- Associated Press - Friday, August 8, 2014

ABILENE, Kan. (AP) - On the morning of July 23, Maggie Hoffman expressed optimism to her staff.

The new executive director of the Great Plains Theatre had been on the job for two months. Progress had been made paying off the theater’s building loan; there had been a recent uptick in tickets sold.

“Everyone knows we had financial difficulty in the past,” Hoffman told The Wichita Eagle (https://bit.ly/1rSqzUd ).

“We were getting on track, and things were going really well. I even made a comment: ‘Guys, I think we are really making progress.’ Our assistant director knocked on wood.”

Less than 10 hours later, Hoffman stood on the lawn watching fire gut the Great Plains Theatre building.

The building, a renovated Gothic Romanesque limestone church that had ties to the beginnings of Abilene, was destroyed along with its contents.

“I grew up in Abilene,” Hoffman said. “I grew up onstage. I went to college and never thought I’d be back in Abilene. But then this position opened up my senior year.

“I thought if something happens to the theater, I wanted to have the opportunity to help, not thinking of any tragedy.”

For 132 years, the First Presbyterian Church of Abilene stood on the northwest corner of Mulberry and Third.

The Presbyterians had an earlier church that stood at that location but it was damaged in an 1881 tornado, according to the nominating form from the building’s National Register of Historic Places. A bell in the tower dated 1876 was moved from the first church.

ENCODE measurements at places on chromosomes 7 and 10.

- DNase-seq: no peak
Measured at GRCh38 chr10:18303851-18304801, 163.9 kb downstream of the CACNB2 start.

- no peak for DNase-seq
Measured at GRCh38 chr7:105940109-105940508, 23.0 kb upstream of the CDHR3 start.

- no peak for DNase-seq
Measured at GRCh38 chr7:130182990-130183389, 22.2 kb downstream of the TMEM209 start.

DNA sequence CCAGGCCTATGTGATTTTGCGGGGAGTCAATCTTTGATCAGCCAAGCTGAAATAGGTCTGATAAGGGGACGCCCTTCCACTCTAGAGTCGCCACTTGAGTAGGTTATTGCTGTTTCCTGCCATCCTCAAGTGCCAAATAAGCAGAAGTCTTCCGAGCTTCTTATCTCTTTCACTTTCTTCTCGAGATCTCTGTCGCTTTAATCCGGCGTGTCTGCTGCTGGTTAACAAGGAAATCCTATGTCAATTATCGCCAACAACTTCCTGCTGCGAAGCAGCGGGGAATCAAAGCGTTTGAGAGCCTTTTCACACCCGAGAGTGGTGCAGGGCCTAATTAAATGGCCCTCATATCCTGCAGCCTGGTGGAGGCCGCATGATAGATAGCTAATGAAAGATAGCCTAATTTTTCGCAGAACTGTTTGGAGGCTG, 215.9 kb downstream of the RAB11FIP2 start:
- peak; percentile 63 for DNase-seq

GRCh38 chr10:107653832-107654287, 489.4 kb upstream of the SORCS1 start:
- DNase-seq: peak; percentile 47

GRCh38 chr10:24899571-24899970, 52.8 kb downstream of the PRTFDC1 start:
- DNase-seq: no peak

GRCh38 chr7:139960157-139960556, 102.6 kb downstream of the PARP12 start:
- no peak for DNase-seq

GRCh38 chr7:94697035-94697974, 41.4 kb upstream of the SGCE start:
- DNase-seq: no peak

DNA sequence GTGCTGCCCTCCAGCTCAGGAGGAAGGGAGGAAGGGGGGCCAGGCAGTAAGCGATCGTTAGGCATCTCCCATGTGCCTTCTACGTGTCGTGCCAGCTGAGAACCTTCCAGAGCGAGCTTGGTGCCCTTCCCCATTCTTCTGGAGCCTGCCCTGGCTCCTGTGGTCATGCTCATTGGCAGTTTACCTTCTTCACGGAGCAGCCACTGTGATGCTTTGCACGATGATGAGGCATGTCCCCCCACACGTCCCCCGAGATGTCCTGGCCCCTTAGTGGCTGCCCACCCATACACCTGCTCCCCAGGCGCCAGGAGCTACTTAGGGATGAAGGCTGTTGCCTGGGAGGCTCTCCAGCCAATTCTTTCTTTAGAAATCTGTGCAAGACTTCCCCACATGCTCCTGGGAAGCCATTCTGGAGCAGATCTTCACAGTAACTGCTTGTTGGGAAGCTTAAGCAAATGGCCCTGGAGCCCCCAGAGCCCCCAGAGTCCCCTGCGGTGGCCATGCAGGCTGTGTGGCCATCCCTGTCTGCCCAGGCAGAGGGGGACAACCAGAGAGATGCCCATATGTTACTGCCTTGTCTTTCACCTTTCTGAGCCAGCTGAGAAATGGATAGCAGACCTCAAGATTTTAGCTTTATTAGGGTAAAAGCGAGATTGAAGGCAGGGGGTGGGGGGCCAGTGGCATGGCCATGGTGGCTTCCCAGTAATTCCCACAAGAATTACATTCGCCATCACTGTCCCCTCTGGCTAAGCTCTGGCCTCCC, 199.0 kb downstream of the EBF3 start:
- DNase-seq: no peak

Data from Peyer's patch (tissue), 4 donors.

By the early 1990s, the Presbyterians had moved on, building a new church. In 1994, Terry Tietjens, a local developer and preservationist, was looking for a building he could buy and give to the community in honor of his family and theater arts. He bought the building, renovated it and turned it into the Tietjens Center for the Performing Arts.

Six months after Tietjens bought the property, Great Plains became the state’s first Equity union and nonunion professional actors’ regional theater.

Tietjens and another Abilene resident and patron of the theater, Ruth Dieter, spent nearly half a million dollars renovating the building. The theater’s offices were set up in areas where ceilings were once falling down and where pigeons once rested in the bell tower.

In 2008, the Great Plains Theatre officially purchased the building from Tietjens.

Light rain fell softly on Abilene the morning of July 23.

The last staff person left the theater building at 5:30 p.m., Hoffman said. No one noticed anything out of the ordinary until 7 p.m.

Someone leaving the Elks Lodge, which sits across the street from the theater, saw smoke pouring from the building’s roof. The Abilene Fire Department was quickly called, then reinforcements from surrounding communities, as fire rolled across the roof, engulfing the building.

People came to the corner of Third and Mulberry to stand and watch. Tears streamed down some of their faces. The Abilene Reflector-Chronicle reported there were as many as 500 people.

“It was a very emotional moment for a lot of people,” Hoffman said. “Some of them had been married in the church.”